What Does Open Hiring Mean?
When asked what the term “Open Hiring” means, Abigail Saunders, Director of Human Resources for Greyston Bakery, does not hesitate. “A new opportunity,” she says, “it’s giving someone a second chance, a new opportunity to succeed.”
And Saunders knows this well. As the individual who oversees hiring and employee retention at Greyston Bakery, Saunders has years of experience working with new hires who faced difficult barriers to securing employment elsewhere. So what makes the Open Hiring hiring process unique? “No questions are asked of applicants,” Saunders says. “We don’t conduct background checks, we don’t ask to see resumes. The only prerequisites we ask about is if they can lift 50 pounds and can work either the morning or night shift. If they can, we put their name on our hiring list, and when an opening occurs, we call them to see if they’d still like to work for us. The day they come in is the first day they work.”
How Has Open Hiring Worked At Greyston Bakery?
And how have the Greyston Bakery employees who were hired through the Opening Hiring process ended up working out? “In the vast majority of cases, very nicely,” Saunders reports. “They start with the attitude that, ‘You’re the only one who believed in me.’ They look at my team like we’re their heroes. They come to us, in many cases, with a lot of insecurities. No family, no income, they might live in a shelter. We go the extra mile for them. Our view is that they will succeed if given the opportunity, and our job is to help them succeed.”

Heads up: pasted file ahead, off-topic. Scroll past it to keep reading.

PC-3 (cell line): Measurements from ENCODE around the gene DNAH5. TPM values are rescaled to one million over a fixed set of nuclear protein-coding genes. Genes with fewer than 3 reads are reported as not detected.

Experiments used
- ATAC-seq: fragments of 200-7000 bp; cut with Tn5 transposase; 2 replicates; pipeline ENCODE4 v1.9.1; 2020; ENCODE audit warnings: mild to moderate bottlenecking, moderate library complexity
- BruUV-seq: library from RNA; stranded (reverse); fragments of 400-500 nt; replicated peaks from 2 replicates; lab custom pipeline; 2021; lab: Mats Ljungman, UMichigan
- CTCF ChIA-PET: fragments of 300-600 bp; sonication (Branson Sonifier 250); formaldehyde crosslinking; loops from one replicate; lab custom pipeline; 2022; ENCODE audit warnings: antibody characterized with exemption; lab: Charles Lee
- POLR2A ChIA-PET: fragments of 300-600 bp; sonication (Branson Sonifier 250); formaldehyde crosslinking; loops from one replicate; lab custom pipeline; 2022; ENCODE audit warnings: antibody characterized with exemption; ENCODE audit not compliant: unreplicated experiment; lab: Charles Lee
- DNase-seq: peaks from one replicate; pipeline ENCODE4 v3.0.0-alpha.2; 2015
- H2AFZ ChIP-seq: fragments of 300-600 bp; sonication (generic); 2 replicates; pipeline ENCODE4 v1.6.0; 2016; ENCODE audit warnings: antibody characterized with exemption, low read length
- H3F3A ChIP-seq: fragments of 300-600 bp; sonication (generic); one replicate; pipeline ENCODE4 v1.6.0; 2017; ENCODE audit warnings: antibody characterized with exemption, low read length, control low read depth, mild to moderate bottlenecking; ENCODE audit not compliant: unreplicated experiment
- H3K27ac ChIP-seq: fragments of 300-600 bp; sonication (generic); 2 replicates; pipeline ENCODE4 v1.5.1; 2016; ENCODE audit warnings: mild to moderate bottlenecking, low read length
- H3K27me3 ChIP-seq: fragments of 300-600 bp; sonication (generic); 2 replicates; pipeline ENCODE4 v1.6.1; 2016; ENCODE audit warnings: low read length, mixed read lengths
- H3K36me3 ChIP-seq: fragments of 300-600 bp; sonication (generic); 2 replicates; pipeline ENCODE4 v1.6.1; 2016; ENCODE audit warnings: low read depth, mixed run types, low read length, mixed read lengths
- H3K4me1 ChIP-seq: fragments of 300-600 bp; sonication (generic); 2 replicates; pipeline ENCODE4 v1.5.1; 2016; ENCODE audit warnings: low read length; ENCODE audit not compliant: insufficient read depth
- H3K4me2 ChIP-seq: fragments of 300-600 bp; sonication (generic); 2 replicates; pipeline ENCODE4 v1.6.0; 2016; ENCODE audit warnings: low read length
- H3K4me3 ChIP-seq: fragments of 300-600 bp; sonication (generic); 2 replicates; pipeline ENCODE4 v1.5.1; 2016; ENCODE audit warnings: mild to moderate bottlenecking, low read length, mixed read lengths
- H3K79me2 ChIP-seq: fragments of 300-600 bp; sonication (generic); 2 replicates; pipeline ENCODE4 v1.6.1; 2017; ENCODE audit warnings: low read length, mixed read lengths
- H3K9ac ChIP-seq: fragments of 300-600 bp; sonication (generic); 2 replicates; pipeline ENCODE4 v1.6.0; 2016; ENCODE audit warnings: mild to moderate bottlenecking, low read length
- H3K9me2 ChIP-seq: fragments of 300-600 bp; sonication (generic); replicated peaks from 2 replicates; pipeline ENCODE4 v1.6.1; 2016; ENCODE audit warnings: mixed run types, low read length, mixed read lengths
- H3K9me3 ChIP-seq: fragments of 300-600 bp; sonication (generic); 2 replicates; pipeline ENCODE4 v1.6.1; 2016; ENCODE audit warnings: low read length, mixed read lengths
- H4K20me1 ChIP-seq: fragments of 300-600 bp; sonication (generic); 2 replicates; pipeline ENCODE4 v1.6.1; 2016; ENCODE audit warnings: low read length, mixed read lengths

Why Open Hiring Hires Develop Trust
Even though many Greyston Bakery Open Hiring employees first appeared for work with a noted lack of work experience, and some had criminal histories, Saunders is convinced that there are few limitations these employees will encounter once they’re given the opportunity to show what they can do. “Because we’ve given them this opportunity,” she says, “our employees trust and respect us. There are no call-out issues. We focus on constant communication from our leadership team, and that communication goes both ways.
“This isn’t to say we don’t play a disciplinary role when necessary, because we do. We do not tolerate excessive absences from work, nor repeated tardiness. When these kind of issues arise, we talk them through it, and get them through it. They come to understand that a large part of their potential success rests with them, that at the end of the day it’s up to them.”